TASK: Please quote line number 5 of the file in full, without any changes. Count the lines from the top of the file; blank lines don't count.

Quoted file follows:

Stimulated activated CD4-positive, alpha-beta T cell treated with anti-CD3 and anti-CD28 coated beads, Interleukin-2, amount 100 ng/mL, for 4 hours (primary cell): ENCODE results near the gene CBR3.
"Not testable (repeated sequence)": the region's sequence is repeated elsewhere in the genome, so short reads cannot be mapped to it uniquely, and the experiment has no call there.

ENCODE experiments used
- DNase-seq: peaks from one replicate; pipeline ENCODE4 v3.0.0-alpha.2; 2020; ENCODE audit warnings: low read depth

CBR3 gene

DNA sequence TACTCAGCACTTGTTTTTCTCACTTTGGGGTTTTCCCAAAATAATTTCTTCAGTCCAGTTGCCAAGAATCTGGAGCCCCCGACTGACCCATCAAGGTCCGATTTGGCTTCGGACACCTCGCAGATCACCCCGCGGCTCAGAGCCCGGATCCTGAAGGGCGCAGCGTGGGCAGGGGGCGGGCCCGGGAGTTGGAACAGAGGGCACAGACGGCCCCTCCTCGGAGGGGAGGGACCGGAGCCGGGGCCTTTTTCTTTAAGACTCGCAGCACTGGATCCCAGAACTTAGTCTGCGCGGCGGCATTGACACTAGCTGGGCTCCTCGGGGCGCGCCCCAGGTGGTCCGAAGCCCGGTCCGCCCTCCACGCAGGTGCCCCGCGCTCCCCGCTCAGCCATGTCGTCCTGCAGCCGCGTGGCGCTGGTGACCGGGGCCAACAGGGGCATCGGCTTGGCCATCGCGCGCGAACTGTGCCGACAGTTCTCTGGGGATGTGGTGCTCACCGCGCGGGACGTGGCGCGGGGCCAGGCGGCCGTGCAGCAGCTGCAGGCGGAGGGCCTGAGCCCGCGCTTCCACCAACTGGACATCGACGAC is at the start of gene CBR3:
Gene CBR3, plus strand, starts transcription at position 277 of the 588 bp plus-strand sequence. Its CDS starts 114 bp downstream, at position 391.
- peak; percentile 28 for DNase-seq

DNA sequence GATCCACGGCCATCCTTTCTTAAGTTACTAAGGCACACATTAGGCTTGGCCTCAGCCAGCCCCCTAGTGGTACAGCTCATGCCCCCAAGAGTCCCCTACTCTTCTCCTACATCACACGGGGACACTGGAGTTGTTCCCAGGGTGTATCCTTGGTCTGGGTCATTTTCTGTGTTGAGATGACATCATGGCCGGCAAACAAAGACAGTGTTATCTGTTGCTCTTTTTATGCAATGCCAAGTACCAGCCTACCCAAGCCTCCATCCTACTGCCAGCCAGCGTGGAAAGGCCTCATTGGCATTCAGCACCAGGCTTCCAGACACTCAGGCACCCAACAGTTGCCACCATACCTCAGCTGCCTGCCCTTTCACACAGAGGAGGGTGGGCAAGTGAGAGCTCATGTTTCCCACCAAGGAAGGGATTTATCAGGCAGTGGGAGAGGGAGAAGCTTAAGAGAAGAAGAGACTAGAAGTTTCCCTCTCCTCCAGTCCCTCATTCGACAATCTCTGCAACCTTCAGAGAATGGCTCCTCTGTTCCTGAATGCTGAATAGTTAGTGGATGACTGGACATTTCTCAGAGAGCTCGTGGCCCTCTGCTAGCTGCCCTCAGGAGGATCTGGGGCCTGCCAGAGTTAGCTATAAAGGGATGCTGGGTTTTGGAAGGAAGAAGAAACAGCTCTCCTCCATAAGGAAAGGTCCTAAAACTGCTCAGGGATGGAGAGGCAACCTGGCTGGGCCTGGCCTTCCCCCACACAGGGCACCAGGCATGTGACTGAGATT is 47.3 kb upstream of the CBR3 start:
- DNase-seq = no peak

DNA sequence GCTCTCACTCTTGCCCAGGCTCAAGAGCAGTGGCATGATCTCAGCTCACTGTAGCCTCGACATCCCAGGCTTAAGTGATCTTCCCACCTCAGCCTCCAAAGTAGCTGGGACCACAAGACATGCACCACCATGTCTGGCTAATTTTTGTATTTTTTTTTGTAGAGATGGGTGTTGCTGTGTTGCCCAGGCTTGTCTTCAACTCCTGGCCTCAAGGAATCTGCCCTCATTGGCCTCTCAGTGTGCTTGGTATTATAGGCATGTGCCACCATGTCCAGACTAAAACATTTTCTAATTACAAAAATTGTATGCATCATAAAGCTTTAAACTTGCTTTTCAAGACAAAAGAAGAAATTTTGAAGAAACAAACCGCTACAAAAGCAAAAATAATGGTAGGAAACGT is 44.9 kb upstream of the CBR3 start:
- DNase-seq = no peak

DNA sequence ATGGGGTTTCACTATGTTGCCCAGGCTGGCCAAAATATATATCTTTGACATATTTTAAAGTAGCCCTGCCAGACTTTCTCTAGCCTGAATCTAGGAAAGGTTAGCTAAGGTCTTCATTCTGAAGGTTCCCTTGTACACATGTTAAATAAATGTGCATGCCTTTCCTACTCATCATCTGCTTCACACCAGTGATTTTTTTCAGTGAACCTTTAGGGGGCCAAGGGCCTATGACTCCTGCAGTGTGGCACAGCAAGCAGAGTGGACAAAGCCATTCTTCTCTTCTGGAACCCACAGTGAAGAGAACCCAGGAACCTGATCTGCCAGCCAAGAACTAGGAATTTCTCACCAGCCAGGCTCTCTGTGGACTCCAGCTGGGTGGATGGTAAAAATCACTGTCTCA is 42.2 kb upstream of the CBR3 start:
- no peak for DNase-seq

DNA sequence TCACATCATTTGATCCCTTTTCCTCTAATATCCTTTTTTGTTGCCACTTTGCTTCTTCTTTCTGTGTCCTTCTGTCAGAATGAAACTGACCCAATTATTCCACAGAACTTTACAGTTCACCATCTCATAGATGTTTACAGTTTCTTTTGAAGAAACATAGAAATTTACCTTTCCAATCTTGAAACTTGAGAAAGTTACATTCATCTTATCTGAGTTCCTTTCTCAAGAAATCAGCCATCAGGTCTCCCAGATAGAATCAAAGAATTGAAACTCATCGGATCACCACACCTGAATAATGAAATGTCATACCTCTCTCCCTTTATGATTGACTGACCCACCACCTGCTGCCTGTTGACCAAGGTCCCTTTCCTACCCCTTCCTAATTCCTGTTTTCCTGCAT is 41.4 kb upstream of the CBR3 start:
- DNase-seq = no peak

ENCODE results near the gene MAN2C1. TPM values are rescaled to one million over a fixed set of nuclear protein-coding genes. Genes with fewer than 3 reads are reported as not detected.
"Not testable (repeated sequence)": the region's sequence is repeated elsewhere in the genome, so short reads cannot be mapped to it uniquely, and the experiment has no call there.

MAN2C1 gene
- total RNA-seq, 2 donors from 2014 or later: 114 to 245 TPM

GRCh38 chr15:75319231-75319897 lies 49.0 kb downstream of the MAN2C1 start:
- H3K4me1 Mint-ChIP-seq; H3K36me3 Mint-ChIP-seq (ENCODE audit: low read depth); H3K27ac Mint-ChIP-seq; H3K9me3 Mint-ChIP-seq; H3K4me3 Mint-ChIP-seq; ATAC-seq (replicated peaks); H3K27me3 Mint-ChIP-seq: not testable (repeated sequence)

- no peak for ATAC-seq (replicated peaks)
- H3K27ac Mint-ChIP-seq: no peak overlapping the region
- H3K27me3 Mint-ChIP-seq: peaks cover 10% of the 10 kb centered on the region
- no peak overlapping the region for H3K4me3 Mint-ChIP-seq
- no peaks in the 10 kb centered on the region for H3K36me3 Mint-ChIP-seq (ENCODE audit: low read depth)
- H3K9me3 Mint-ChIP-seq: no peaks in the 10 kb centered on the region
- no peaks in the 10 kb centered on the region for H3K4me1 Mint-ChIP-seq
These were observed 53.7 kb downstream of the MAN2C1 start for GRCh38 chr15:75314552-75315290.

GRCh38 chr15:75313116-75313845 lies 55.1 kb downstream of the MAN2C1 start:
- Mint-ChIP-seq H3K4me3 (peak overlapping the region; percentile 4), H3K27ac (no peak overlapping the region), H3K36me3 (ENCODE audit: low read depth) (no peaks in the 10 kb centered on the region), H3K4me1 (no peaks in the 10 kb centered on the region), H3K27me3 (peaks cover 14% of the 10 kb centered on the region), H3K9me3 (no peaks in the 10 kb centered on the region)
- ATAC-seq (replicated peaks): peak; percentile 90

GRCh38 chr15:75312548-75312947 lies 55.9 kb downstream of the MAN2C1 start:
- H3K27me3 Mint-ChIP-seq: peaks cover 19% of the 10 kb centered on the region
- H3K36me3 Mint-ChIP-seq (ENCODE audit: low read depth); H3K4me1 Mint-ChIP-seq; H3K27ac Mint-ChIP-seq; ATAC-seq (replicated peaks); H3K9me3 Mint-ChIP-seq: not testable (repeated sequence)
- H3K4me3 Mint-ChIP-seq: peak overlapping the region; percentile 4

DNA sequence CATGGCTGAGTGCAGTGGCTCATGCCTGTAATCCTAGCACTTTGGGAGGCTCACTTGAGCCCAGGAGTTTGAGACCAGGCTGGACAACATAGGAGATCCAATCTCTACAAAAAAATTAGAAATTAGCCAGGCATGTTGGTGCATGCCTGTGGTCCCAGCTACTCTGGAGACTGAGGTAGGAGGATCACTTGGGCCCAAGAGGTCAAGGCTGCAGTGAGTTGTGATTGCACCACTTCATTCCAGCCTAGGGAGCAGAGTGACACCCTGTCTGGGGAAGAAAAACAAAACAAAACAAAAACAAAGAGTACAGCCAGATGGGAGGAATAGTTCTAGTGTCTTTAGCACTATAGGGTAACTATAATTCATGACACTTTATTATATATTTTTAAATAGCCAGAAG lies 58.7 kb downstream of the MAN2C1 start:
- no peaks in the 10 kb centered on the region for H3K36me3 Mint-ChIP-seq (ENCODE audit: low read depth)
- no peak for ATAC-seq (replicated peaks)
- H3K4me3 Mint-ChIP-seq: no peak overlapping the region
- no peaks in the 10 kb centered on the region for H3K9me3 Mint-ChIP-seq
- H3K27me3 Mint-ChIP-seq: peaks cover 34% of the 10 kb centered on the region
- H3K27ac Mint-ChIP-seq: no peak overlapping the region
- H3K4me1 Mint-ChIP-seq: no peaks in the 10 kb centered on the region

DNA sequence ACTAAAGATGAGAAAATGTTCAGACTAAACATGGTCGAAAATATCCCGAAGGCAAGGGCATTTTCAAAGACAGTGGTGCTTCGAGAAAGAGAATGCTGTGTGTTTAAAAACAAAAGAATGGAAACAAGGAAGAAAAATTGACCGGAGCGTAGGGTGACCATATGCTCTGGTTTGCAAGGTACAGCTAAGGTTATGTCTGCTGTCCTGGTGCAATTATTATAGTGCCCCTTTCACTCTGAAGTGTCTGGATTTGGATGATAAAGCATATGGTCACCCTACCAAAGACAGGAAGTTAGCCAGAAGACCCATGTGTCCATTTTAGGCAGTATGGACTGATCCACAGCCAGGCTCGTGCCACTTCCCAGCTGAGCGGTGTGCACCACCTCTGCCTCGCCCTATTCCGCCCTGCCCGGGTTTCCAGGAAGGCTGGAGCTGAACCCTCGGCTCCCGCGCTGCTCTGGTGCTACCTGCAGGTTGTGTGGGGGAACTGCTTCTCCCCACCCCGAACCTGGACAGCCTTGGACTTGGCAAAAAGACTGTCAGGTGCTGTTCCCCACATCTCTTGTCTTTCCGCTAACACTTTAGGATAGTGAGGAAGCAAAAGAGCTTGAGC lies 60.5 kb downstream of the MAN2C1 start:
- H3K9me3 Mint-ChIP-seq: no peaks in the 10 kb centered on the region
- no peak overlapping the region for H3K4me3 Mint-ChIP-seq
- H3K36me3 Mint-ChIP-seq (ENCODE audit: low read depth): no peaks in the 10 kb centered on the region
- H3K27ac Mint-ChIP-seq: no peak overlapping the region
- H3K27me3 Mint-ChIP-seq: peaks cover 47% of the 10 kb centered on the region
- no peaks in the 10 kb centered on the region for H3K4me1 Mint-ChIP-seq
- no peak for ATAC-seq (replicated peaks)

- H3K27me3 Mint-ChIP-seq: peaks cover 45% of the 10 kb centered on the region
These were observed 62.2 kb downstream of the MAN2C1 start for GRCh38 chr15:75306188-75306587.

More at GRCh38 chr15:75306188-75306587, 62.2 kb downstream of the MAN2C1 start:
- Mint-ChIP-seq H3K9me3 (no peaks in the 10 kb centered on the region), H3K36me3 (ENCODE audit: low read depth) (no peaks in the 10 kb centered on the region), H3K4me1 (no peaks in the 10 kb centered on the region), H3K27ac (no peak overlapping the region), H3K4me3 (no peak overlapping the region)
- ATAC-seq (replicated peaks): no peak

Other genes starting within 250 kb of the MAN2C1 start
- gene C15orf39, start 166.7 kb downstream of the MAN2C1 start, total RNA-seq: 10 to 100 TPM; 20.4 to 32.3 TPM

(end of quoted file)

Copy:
CBR3 gene